Building a cooperation system


Old solutions won’t fix multiple crises

Paul Ray, in his on-line booklet, The New Political Compass, says “It is easily arguable that our inept and corrupt politics is about to harm us. The West is about to face a cascade of crises that political business as usual cannot handle, whether it is led from the right or the left.”

The cascading crises of global warming, peak oil and suicidal terrorism are making it obvious that we are all on one lifeboat together. In the midst of this crisis, we cast about for pieces of flotation. There are many options within reach when we look beneath the surface chaos.

The media is focused on the drama and fear of the most obvious power struggles. However, beneath the surface, the evolution of humanity does not look like a power struggle. It has no single leader, and it’s occurring in small group conversations. The ship of fear and control is slowly being abandoned. We are about to witness a cultural leap into fearlessness, and the old media will soon lose their influence. The cultures who can survive the current cascade of crises will be the ones who develop the skills of cooperation, trust, and absolute fearlessness.

How we think about and frame what we are doing is so much more important than what we are doing. The issue before us is not personal survival, it is how we think about our survival, our strategies of survival, and the real meaning of our survival. Global warming is not just inconvenient weather patterns, it’s a mass extinction event, and our interdependence with all life forms on earth has marked Homo sapiens as an endangered species.

When the bees go extinct, they take an entire food chain with them. When the algae in the ocean die off, so does the food chain that depends on it. If we cut down a forest, runoff creates floods. The air and water become toxic. We are also highly interdependent with all cultures, all races, and all nations. For example, if we close the border to immigrants, fruit and vegetables rot in the fields or go up in price or disappear altogether. We can no longer use the strategy of killing each other to grab energy resources, because the outcome of warfare is a net loss of resources.

We open a vision of new possibilities when we reframe global warming or peak oil as our opportunity to cooperate in expanding our access to sustainable energy resources that have been until now unavailable to us at a price we can pay. And so it is with building the peace. Terrorism is reminding us to access communication skills that have been previously unused. Real strength, real self- esteem, comes from relating to people instead of dominating them. This is the core idea behind the thousands of citizen activists that are hammering away at building a new lifeboat of peace for all people. This boat is one of those possibilities, and my personal favorite, that arise from looking beneath the chaos on the surface and reframing what we are doing on this planet.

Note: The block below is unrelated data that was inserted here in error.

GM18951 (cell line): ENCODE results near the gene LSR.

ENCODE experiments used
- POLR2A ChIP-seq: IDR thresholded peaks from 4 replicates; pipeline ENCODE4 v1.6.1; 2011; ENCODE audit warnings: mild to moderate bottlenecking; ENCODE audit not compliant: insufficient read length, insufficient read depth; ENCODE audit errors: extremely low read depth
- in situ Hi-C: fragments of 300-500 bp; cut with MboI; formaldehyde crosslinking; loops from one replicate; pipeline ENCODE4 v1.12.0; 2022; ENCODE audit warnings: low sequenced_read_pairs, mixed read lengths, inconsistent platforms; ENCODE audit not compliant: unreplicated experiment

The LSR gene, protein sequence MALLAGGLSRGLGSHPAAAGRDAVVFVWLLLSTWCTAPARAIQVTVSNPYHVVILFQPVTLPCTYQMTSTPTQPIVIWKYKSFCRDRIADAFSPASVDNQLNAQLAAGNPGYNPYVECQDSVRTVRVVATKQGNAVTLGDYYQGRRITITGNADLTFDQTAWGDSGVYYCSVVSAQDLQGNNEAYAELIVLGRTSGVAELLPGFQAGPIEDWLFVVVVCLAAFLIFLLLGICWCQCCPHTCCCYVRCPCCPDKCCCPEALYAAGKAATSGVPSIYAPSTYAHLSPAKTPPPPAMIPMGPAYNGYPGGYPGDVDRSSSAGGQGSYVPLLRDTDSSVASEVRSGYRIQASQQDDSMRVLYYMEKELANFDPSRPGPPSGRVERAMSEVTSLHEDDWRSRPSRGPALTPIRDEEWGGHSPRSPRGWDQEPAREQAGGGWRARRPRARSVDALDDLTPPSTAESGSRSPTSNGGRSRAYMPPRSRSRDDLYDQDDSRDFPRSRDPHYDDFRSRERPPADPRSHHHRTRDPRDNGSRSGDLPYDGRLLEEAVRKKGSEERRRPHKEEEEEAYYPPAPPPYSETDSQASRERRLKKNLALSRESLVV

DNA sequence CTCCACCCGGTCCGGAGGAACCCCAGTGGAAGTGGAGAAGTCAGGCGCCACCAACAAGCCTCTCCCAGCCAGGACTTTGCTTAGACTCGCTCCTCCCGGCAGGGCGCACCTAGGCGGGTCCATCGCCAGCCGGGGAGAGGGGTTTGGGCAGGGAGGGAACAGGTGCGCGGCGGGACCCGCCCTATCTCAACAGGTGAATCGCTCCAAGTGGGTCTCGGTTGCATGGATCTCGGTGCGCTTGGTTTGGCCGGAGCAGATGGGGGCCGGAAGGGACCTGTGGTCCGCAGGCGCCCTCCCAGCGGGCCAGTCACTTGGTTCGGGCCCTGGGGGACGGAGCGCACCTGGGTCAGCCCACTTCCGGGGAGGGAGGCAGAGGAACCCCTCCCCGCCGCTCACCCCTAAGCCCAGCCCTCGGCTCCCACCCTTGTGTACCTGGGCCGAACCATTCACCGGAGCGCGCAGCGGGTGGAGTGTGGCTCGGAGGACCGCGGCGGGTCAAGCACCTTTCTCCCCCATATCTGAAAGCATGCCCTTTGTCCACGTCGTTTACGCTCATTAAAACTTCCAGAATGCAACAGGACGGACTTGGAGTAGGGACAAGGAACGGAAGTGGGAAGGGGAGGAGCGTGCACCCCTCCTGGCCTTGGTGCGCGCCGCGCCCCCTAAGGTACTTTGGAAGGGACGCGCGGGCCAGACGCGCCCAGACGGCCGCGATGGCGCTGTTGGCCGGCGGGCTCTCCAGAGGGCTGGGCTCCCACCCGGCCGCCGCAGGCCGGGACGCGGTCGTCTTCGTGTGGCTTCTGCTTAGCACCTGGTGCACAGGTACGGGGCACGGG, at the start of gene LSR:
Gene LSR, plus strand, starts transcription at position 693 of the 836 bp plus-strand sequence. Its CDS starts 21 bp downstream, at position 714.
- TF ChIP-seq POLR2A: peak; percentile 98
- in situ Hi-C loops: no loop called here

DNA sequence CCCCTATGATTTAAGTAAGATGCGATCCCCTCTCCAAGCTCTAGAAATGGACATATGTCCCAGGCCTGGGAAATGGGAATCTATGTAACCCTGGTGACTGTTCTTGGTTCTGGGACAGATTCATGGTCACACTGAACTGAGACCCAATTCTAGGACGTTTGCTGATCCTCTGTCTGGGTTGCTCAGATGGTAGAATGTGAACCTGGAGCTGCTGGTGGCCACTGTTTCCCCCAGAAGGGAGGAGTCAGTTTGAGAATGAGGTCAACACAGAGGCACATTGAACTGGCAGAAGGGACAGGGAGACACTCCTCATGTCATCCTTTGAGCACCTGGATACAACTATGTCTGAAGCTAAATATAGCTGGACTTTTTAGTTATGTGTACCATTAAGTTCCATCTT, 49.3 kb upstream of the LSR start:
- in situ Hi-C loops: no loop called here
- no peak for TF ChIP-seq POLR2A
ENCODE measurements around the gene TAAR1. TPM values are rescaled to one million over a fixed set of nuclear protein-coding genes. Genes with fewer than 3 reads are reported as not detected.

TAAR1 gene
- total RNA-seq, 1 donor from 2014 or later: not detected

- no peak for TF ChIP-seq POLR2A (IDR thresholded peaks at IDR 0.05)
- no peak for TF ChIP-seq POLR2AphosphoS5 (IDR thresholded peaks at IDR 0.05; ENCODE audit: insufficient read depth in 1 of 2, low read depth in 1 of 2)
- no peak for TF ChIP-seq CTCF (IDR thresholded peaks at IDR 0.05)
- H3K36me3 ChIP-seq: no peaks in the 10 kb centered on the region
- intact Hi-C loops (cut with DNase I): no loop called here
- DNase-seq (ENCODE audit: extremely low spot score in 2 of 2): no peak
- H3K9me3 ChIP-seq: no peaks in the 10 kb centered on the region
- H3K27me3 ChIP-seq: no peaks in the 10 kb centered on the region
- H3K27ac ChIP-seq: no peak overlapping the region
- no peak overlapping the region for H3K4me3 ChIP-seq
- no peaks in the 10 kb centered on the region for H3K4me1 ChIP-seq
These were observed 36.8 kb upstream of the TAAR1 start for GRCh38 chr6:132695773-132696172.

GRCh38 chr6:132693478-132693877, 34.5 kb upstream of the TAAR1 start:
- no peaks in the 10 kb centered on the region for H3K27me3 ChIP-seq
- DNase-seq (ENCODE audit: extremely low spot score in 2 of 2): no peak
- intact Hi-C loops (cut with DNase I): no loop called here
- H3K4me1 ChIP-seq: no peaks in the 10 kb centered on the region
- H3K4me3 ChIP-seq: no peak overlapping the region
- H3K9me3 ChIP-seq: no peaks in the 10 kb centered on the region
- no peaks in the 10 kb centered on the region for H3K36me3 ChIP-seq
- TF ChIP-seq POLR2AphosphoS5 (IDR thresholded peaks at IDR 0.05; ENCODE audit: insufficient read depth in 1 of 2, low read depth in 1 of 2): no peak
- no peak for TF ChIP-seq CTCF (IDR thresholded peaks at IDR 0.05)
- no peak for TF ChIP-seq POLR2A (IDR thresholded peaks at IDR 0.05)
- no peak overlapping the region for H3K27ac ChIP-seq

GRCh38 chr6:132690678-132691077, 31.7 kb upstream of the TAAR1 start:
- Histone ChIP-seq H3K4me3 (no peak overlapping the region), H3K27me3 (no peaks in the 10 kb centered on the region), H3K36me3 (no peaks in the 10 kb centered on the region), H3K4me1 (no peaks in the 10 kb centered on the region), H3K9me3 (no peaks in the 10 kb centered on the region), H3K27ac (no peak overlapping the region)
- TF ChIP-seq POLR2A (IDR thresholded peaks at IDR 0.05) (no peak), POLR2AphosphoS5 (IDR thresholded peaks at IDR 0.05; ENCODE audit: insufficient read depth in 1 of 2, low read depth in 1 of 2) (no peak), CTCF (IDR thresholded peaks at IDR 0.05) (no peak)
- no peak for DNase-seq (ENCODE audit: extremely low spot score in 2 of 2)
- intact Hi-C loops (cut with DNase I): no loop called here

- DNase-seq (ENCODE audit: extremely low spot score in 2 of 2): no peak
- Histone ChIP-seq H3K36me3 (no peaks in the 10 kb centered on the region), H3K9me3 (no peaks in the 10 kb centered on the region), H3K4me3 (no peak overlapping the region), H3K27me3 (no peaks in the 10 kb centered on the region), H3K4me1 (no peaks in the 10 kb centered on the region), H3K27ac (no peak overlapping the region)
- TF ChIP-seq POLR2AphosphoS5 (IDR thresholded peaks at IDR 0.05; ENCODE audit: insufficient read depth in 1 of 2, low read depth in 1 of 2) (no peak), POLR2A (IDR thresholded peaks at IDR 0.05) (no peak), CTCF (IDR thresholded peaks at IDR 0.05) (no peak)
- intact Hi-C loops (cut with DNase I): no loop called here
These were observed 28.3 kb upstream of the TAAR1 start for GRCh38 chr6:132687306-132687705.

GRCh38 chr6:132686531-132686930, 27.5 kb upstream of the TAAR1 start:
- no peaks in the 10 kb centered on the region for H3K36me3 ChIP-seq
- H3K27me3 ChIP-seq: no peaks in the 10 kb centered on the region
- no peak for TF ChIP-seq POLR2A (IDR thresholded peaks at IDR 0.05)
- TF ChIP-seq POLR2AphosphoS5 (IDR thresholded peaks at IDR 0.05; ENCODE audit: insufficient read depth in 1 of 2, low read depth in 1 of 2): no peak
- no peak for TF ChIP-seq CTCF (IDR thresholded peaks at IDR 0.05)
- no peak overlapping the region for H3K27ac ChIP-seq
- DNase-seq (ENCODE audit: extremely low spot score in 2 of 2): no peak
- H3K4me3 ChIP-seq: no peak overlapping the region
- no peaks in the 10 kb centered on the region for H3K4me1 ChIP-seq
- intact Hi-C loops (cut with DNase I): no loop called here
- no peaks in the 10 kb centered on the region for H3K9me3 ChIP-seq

Sarah van Gelder, in her YES! magazine article “Why the Next 10 Years Will Be Nothing Like the Last 10 Years” lists some of the major crises that are creating the pressure to find new solutions and new ways of finding solutions. They include climate change, antibiotic-resistant infections, declining supplies of oil, nuclear proliferation, unilateral foreign policies and the widening gulf between rich and poor. Traditional problem-solving methods have failed to have an impact on these issues. On the other hand, Gelder says “ecologists tell us that the fringes are the most productive parts of ecosystems, and innovations from the fringes of society are today seeding a future that can sustain us all.”

As an example, Van Gelder points to the city of Los Angeles which, with its first Latino mayor, has responded to air, water, and soil pollution with new initiatives to plant trees, create habitat and wetlands, and to reuse storm water for irrigation.

When we define ourselves as independent agents competing for mastery over a finite set of circumstances, we imply that we are surrounded by enemies in a hopeless situation. This can lead to homicide and, more often than that, to suicide. When we humbly see our place in the context of the larger system of humanity, we are much more likely to participate in solving complex problems which may have otherwise seemed overwhelming. The willingness to cooperate is the new touchstone of sanity. It leads to not just survival, but an abundantly joyous survival.

When we act as if we are in unity and solidarity we learn how to make unity and solidarity real. The greatest monuments and wonders of the world were built by people who were organized in large teams by a domination system. Think what wonders might be built by a cooperation system. The foundations of a new and collaborative wonder are being drawn now, teams are multiplying exponentially, the celebration of new vision and camaraderie are reverberating like whale songs under the storm-driven waves, and everyone is welcome, including you.

Adapted from Essays of encouragement (p. 110-111, Love Always Wins, ©2011 David M. Hazen). Available at Amazon as an e-book or paperback.

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